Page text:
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MIT Technology Review

How “gross national happiness” helped Bhutan keep covid-19 at bay

Zero deaths and better community relations suggest that the country’s national focus on well-being over economic gain isn’t just lip service.

October 21, 2020
happiness illohappiness illo
Rose Wong

Karma Ura is a bespectacled, self-effacing man of many achievements—a scholar, writer, painter, and bureaucrat. He is also the president of the Centre for Bhutan & Gross National Happiness Studies, which he’s led since 1999.

Gross national happiness has been around for a while. In 1972 the fourth king of Bhutan put forward the idea of ditching gross domestic product as the nation’s main measurement of success and instead trying to measure how content people were. 

As it came into place over the next few years, the concept fascinated outsiders. But it caused hardly a ripple at home. And why would it? After all, the idea is a reflection of Buddhist values that the country had been following for centuries. (Bhutan’s legal code of 1729 states that “if the government cannot create happiness for its people, then there is no purpose for the government to exist.”) 

Today, Ura’s job is to study gross national happiness and the way Bhutan implements it—as well as to spread the idea around the world.

Dasho Karma Ura book
Gross National Happiness and Development, Edited by Karma Ura and Karma Galay; Centre for Bhutan Studies, 2004.

Keeping track of happiness is a complex job at the best of times, he says. The country’s index is based on nine domains, from the obvious (such as living standards and health) to more complex concepts such as community vitality, psychological well-being, ecological diversity, and resilience. The regular surveys undertaken by the government are a huge, year-long effort, with five months of intense data gathering followed by a long period of analysis.

And the pandemic has made things far more complex. 

It’s been almost six months since the first documented case in the tiny kingdom—a 76-year-old immunocompromised American tourist was identified with the disease in March—but so far there have been zero covid-19-related deaths in a population of 750,000 people. That’s because the government has put many of its resources behind fighting the virus.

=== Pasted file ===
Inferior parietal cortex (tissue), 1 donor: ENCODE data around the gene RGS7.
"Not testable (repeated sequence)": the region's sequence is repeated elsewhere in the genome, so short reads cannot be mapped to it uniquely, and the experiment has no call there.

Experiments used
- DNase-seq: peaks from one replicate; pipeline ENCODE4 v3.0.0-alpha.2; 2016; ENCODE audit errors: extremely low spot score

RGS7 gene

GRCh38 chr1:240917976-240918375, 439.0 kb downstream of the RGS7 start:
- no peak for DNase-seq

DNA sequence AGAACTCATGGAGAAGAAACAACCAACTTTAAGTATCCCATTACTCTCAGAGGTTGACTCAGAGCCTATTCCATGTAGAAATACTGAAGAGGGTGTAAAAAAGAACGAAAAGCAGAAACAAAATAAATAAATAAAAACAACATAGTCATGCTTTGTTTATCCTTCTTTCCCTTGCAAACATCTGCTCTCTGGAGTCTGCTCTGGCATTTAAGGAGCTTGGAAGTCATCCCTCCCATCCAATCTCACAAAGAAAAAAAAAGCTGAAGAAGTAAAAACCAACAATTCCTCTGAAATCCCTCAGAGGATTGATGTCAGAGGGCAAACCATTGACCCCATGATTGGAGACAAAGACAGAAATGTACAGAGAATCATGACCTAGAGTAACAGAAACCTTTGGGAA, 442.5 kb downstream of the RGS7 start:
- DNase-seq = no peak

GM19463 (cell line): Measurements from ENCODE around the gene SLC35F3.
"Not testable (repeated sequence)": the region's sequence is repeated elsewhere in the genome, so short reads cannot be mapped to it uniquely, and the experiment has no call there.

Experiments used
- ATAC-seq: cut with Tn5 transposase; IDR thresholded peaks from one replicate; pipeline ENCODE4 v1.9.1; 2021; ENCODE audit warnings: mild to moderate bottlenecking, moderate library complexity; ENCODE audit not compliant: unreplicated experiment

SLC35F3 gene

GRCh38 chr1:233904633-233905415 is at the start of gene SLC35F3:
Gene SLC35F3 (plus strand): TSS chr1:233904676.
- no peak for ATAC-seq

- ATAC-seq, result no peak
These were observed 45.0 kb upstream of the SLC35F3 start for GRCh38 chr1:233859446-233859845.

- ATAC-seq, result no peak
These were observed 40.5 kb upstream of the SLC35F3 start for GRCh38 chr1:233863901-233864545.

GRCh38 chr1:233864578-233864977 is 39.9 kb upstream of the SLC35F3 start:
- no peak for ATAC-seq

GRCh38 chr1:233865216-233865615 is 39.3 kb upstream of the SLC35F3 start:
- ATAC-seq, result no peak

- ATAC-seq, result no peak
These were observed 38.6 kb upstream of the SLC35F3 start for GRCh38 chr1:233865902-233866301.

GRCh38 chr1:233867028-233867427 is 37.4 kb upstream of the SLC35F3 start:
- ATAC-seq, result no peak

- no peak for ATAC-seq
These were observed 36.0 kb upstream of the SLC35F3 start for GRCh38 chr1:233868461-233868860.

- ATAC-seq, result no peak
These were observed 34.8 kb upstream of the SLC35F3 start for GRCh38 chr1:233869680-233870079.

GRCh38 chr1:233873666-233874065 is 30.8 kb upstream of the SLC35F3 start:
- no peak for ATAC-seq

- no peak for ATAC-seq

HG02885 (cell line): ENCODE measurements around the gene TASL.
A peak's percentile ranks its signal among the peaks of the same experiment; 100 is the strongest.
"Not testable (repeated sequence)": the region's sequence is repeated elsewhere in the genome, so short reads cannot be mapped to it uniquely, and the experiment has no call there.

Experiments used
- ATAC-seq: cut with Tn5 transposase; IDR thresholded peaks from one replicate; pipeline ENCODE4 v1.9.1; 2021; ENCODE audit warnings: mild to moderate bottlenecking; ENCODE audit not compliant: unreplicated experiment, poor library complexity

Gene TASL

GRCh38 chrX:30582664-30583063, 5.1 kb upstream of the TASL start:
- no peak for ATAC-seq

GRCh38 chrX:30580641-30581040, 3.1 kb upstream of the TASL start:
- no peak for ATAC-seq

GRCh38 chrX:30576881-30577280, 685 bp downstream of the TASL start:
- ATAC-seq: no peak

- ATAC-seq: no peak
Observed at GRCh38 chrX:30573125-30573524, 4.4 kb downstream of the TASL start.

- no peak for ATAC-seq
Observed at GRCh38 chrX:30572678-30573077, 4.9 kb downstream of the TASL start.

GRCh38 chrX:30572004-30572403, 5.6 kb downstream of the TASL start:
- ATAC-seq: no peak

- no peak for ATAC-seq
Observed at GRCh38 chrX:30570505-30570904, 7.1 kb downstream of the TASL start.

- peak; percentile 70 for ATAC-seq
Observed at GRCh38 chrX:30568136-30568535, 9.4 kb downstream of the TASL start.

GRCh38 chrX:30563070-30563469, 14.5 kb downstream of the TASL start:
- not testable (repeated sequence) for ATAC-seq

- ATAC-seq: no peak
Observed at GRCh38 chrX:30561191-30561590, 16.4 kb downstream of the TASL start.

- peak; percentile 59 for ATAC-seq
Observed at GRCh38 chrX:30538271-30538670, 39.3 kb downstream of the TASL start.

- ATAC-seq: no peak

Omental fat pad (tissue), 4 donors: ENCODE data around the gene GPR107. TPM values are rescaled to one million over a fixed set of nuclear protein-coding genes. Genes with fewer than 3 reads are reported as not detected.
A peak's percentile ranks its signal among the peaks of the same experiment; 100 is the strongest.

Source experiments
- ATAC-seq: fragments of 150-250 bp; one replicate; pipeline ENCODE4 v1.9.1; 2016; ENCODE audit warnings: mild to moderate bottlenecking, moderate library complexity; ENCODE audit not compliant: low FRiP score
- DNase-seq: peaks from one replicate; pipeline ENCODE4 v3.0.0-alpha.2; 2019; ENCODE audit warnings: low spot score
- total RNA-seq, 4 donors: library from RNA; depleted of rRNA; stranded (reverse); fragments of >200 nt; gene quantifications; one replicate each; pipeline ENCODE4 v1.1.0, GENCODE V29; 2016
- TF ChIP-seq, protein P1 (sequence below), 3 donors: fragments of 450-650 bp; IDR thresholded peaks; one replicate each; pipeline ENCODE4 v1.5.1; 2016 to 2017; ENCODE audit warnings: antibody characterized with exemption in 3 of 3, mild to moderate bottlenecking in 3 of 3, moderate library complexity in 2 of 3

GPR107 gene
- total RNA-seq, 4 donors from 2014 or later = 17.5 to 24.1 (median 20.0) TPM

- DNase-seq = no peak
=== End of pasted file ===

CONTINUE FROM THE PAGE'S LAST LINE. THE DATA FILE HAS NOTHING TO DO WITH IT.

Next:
Bhutan is among the top 10 Asian countries in testing, with over 140 tests per 1,000 people (behind Canada but ahead of Italy: South Korea, by comparison, tests around 40 people per 1,000). Testing is free thanks to universal health care. A mental-­health task force was set up very early to counsel people. Loans have been deferred, and royal cash grants have been made to people who have been furloughed or laid off.  And all this with little more than 200 cases nationwide. The virus spread so slowly that the country didn’t impose its first lockdown until August, and most cases have been linked to people returning from overseas rather than spread inside the local community.

Gross national happiness is the guiding principle behind the government’s decisions, says Ura. In fact, he suggests, the measure of “community vitality”—which had flagged in recent years—is seeing a revival as neighborhood activities bring people closer together. What he calls “non-market sharing”—where transactions are driven not by money but by compassion and empathy—connects locals even when the global outlook is difficult.

Will this all push Bhutan up the happiness ranks? Focus on gross national happiness hasn’t always meant that the country ranks as the happiest on earth. The last edition of the United Nations World Happiness Report gave the country a middle-­of-the-road score (Finland and Denmark are perennial high performers), but the next national survey is due to take place at the end of this year.